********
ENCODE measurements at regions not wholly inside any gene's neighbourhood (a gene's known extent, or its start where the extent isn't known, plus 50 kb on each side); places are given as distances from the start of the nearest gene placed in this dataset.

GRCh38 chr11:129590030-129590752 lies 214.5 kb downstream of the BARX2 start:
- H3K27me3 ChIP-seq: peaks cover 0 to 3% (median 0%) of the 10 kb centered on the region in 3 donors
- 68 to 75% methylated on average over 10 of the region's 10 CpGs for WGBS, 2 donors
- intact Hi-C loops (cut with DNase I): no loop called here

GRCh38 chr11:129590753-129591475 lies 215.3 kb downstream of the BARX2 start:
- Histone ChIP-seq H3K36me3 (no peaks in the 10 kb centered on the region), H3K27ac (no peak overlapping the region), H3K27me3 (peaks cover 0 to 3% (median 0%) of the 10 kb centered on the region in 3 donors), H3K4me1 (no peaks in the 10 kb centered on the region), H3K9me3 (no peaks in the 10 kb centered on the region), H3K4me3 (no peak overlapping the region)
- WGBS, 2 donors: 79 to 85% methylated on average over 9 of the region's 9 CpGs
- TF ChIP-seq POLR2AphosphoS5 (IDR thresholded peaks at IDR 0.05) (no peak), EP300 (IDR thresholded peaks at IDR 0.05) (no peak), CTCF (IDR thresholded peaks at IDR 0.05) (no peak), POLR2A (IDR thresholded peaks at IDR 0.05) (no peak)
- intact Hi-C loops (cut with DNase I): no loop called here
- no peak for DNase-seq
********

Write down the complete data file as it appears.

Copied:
ENCODE measurements at regions not wholly inside any gene's neighbourhood (a gene's known extent, or its start where the extent isn't known, plus 50 kb on each side); places are given as distances from the start of the nearest gene placed in this dataset.

GRCh38 chr11:129590030-129590752 lies 214.5 kb downstream of the BARX2 start:
- H3K27me3 ChIP-seq: peaks cover 0 to 3% (median 0%) of the 10 kb centered on the region in 3 donors
- 68 to 75% methylated on average over 10 of the region's 10 CpGs for WGBS, 2 donors
- intact Hi-C loops (cut with DNase I): no loop called here

GRCh38 chr11:129590753-129591475 lies 215.3 kb downstream of the BARX2 start:
- Histone ChIP-seq H3K36me3 (no peaks in the 10 kb centered on the region), H3K27ac (no peak overlapping the region), H3K27me3 (peaks cover 0 to 3% (median 0%) of the 10 kb centered on the region in 3 donors), H3K4me1 (no peaks in the 10 kb centered on the region), H3K9me3 (no peaks in the 10 kb centered on the region), H3K4me3 (no peak overlapping the region)
- WGBS, 2 donors: 79 to 85% methylated on average over 9 of the region's 9 CpGs
- TF ChIP-seq POLR2AphosphoS5 (IDR thresholded peaks at IDR 0.05) (no peak), EP300 (IDR thresholded peaks at IDR 0.05) (no peak), CTCF (IDR thresholded peaks at IDR 0.05) (no peak), POLR2A (IDR thresholded peaks at IDR 0.05) (no peak)
- intact Hi-C loops (cut with DNase I): no loop called here
- no peak for DNase-seq